Kipande: A colonial instrument of power
In colonial Kenya in the 1920s, it became compulsory for all adult males to wear an identification document in a metal case around their neck. The intention was to restrict the movement of the African population, and to make it easier for the colonial government to collect taxes. Women were excluded from this obligation, which had far-reaching consequences for local gender relations, for example within the Maasai group. Women’s economic returns were not considered relevant in the colonial tax system. Thus, the commercial livestock trade of the Maasai community was increasingly concentrated on the male members of the community, and to this day women are largely excluded from this source of income.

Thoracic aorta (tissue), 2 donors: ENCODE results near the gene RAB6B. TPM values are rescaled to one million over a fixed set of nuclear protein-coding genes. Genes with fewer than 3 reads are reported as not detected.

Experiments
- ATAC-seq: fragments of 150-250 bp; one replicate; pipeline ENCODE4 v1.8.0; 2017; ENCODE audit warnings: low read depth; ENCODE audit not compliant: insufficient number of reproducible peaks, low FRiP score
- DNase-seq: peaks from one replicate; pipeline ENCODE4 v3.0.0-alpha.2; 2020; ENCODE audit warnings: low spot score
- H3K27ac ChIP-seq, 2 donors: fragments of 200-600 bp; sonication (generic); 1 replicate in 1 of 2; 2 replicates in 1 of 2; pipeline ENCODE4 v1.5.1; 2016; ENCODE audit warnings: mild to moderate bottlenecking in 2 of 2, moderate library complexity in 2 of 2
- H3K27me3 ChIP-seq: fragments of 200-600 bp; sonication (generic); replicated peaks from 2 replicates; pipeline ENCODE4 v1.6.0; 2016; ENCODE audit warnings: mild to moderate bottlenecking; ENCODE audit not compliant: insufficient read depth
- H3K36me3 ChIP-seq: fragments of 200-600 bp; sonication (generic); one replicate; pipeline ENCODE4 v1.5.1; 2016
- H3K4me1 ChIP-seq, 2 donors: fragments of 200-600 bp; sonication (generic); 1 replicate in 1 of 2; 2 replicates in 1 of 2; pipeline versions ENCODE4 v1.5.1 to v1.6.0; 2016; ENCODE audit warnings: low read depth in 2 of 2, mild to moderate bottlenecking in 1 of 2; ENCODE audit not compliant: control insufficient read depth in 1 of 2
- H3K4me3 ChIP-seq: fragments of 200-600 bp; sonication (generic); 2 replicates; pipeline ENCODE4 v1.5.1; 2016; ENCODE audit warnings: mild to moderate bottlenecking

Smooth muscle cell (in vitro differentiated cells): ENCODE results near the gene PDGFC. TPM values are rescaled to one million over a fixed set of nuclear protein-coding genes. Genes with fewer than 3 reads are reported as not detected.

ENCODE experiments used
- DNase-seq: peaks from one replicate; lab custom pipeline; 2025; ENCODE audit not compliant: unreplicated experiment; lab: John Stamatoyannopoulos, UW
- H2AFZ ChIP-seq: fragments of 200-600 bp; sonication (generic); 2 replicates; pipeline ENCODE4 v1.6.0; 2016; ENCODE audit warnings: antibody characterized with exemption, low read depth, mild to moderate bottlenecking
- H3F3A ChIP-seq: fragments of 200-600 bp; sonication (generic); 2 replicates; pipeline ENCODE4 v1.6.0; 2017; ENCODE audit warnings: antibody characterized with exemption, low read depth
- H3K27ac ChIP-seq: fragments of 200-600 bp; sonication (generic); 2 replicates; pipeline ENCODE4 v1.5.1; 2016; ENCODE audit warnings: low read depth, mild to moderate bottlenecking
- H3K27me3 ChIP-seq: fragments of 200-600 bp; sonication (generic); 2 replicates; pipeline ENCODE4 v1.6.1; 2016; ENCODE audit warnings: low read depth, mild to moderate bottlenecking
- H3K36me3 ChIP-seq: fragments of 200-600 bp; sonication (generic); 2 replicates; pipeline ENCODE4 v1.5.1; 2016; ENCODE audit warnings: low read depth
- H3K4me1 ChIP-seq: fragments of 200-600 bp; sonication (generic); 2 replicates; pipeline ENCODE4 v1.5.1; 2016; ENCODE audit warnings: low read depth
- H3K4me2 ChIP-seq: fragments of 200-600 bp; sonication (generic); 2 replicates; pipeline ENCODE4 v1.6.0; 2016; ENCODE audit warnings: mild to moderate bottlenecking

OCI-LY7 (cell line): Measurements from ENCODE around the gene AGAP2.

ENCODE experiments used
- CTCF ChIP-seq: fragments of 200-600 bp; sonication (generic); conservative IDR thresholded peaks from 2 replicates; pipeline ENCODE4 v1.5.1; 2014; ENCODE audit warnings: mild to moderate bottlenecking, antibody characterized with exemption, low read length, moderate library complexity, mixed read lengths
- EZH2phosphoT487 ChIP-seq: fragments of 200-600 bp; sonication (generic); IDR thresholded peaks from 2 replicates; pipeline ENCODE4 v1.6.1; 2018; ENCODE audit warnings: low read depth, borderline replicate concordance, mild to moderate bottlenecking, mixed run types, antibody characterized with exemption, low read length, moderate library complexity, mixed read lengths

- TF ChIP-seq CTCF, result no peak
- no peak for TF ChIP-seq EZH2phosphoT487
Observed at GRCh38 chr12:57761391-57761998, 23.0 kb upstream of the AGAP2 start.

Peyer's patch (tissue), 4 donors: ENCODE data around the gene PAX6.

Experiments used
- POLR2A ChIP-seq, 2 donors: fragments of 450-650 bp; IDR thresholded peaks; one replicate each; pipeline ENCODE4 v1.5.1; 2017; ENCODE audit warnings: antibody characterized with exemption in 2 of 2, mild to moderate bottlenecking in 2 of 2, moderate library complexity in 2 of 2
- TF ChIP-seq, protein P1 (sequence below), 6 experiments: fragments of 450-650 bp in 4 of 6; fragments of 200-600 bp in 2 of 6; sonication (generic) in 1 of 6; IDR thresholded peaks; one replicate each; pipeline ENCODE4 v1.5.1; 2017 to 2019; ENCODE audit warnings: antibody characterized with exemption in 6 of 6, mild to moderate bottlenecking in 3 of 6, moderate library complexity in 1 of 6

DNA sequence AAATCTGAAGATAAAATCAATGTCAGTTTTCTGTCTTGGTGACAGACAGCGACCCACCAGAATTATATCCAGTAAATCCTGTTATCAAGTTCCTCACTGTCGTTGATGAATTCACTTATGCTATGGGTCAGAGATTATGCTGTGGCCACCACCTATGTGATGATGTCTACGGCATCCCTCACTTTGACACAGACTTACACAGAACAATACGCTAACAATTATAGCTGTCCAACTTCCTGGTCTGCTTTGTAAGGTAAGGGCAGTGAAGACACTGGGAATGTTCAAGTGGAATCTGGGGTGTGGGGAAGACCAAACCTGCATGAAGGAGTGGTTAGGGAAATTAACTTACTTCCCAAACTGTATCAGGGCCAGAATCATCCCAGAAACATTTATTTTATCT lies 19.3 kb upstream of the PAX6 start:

The “Kipande” exemplifies that European colonialism aimed at violent domination and exploitation. Its introduction was accompanied by strong protests in the country, led by Harry Thuku and the East African Association.